Princeton sophomore Jonathan Kent spoke as a student from Tsinghua University in Beijing looked on during a recent Chinese language debate between teams from the two schools. The event was recorded by a crew from China Central Television and will be featured in a program on the state-run television network.
Below left: Princeton students (from left) David Cohen-Tanugi, Jonathan Kent and Tamar Walker not only debated the question of whether gambling should be legalized throughout the United States, they also were asked to showcase a talent. Here, Walker performed a Chinese song.
Bottom left: The audience in Jones Hall showed its appreciation for the students. In a report issued after the competition, debate organizers said the Princeton students' language proficiency made for an engaging debate.
Photos: John Jameson
Student debate will air to millions of viewers in China
Posted November 1, 2007; 12:36 p.m.
Students from Princeton and Tsinghua University in Beijing recently competed on campus in a Chinese language debate that will be featured in a China Central Television (CCTV) program to be seen by millions of viewers in China.
The debate between the Tsinghua students and junior David Cohen-Tanugi and sophomores Jonathan Kent and Tamar Walker was held Sept. 25 in Jones Hall. It was recorded by a CCTV film crew documenting the Tsinghua team's debates at Princeton, Columbia, Yale and Harvard, among other schools around the world.
The international debates were organized by CCTV, the state television network in China, and the Tsinghua team's journey will be the focus of a documentary featuring interviews with the Princeton students and showing campus life at Princeton and other competing schools. An airdate for the documentary has not been announced.
The Princeton students were selected and trained for the debate by Professor of East Asian Studies Chih-p'ing Chou, who also is director of the Princeton in Beijing language study program and the East Asian Linguistics Project, as well as lecturers Zheng Qu and Yan Zhuang.
"All three of our students did extremely well, and the team from Tsinghua University was very impressed by their command of the Chinese language," Chou said. "I believe that students are the best representatives of the University, and I'm confident that the Princeton debate team will impress Chinese television viewers with their Chinese language and keen analytical skills."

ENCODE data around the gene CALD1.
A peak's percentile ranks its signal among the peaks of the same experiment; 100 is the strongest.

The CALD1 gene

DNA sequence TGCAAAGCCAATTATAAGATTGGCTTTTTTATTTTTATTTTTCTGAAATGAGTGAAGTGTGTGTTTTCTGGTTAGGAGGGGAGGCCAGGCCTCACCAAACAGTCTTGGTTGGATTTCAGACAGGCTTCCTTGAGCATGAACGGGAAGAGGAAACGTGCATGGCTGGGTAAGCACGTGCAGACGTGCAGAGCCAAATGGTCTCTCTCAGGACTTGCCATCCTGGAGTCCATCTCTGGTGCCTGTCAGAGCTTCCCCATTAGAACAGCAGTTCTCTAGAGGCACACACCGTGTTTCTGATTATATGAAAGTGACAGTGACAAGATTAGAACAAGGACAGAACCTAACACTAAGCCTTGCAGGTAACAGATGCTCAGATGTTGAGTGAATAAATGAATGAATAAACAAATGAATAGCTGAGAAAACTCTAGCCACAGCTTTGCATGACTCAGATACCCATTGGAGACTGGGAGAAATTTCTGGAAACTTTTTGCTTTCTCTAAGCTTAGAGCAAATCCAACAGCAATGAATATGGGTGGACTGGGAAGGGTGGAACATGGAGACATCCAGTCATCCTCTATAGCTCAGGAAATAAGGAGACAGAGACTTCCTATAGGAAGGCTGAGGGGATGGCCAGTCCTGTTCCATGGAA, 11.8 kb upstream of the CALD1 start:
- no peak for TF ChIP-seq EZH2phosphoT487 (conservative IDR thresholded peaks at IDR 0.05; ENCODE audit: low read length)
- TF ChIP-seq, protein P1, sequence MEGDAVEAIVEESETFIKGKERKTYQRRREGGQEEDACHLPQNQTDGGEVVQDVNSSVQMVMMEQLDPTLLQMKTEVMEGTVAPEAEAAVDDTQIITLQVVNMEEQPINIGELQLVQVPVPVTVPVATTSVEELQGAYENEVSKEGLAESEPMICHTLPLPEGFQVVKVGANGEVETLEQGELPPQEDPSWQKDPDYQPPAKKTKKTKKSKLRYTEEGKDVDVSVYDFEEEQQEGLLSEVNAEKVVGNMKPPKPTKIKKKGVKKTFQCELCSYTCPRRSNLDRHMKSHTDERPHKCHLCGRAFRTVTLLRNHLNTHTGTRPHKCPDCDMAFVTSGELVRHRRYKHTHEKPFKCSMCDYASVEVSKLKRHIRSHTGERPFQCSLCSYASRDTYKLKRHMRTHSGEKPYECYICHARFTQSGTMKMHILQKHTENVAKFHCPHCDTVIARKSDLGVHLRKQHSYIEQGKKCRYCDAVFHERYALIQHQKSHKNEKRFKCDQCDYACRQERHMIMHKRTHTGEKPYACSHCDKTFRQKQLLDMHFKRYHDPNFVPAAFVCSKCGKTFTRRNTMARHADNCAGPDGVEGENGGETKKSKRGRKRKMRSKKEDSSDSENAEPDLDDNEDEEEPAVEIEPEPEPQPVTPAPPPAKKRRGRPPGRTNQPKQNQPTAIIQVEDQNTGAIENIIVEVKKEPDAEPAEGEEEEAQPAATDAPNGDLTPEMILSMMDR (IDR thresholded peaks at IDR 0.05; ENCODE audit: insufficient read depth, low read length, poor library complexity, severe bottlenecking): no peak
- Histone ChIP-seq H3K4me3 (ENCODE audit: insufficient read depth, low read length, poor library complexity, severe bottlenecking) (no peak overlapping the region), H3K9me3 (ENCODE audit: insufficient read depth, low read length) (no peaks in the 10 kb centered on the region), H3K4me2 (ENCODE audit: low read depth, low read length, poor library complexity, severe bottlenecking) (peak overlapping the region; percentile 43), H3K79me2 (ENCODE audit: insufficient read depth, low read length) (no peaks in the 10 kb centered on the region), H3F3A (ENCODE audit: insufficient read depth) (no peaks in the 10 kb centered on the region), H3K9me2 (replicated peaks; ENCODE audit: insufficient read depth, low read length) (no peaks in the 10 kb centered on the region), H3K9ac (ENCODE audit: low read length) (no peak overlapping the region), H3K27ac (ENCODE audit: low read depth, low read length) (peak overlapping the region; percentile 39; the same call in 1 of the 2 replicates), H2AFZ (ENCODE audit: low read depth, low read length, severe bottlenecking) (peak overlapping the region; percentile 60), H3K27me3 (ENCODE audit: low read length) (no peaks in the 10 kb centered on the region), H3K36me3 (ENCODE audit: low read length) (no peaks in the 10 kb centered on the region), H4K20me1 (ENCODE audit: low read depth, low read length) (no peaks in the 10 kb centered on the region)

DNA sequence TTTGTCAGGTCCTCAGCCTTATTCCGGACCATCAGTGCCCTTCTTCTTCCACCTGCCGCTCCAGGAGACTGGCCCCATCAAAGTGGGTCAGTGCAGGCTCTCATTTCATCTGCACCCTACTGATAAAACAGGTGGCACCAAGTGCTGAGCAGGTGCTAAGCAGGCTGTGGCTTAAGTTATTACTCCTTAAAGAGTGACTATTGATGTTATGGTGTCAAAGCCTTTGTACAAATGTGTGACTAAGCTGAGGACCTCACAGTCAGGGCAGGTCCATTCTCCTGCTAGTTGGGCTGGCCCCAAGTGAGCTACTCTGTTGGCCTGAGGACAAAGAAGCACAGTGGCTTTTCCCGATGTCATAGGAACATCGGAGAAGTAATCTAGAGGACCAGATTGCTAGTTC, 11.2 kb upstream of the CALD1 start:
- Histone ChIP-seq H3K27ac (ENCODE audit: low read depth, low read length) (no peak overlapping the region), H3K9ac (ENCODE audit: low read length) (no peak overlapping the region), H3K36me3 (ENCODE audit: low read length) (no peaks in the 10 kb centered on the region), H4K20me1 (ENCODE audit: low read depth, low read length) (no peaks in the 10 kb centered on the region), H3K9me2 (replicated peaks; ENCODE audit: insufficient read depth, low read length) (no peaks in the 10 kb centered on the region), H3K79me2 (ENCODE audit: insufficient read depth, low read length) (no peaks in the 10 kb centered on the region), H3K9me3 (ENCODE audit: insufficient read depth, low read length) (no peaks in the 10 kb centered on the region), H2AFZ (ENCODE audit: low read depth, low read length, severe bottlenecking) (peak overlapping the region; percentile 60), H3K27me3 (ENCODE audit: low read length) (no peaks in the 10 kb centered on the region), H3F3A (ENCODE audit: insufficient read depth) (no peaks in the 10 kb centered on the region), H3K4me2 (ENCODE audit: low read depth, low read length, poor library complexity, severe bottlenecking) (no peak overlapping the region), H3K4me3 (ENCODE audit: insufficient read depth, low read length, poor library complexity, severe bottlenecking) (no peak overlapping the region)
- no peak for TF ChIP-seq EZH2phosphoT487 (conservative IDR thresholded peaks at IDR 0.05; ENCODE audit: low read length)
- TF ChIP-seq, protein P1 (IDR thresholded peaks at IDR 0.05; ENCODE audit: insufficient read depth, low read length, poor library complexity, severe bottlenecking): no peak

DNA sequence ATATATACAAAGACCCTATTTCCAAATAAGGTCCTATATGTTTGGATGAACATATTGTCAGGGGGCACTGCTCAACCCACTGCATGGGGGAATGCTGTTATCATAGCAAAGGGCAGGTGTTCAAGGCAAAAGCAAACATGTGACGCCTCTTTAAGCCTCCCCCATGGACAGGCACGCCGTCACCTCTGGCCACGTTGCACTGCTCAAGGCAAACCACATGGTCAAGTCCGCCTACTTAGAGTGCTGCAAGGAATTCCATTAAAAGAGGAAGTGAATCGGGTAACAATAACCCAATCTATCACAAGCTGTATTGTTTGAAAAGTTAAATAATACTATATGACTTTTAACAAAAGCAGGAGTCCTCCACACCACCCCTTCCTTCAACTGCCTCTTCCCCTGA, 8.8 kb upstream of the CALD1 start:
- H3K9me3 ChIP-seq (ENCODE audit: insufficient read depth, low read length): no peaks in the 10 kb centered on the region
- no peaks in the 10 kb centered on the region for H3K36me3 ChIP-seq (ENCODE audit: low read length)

For the debate, the Princeton students were asked to take the affirmative position on the question of whether gambling should be legalized throughout the United States. The debate followed a three-part format: Walker made an opening statement, all three students offered an extemporaneous rebuttal of the Chinese team's arguments and Cohen-Tanugi made a closing statement. Each student also was asked to showcase a talent, with Kent performing a traditional Chinese comedic performance called Xiangsheng, Cohen-Tanugi writing calligraphy and Walker singing a Chinese song.
"We are constantly looking for new opportunities for our students to improve their Chinese proficiency and fluency," Chou said. "The debate encouraged them to use Chinese creatively and in a real-life situation."
In a report issued after the competition, debate organizers said the students' language proficiency made for an engaging debate. A translated version of the report said: "The students' exceptional performance cannot be separated from the careful and focused instruction that is provided to Princeton students."
Cohen-Tanugi, who is fluent in English, French and German and also is studying Spanish, said the debate was a unique opportunity to hone his Chinese language skills. The physics major said one of the reasons he came to Princeton from his native France was the University's Department of East Asian Studies and Chinese language instruction.
"The University's instruction of Mandarin is more than just intensive," he said. "It's also designed in an extremely efficient way, which enables students to learn very quickly."
Even with this instruction, however, Cohen-Tanugi said participating in the debate was much different than using the language conversationally.
"Surprisingly, there is a lot of memorizing that goes into Chinese debate competitions," he said. "Whereas speaking Chinese conversationally is naturally more spontaneous and unrestrained, competing in a Chinese language debate seems to be a time of strict adherence to an official position and of formal sentence structures."
Although Yale was selected by debate judges as the winning U.S. team, which means its debaters will travel to China to compete in a final round with students from Tsinghua and the other winning international teams, the Princeton students said participating in the debate and CCTV documentary were valuable experiences.
"I hope that the debate broadcast will show Chinese audiences the growing popularity of Chinese language learning in the United States," Kent said. "The program may also be many Chinese television viewers' first introduction to Princeton University, and it would be gratifying if our debate increases awareness about Princeton in mainland China."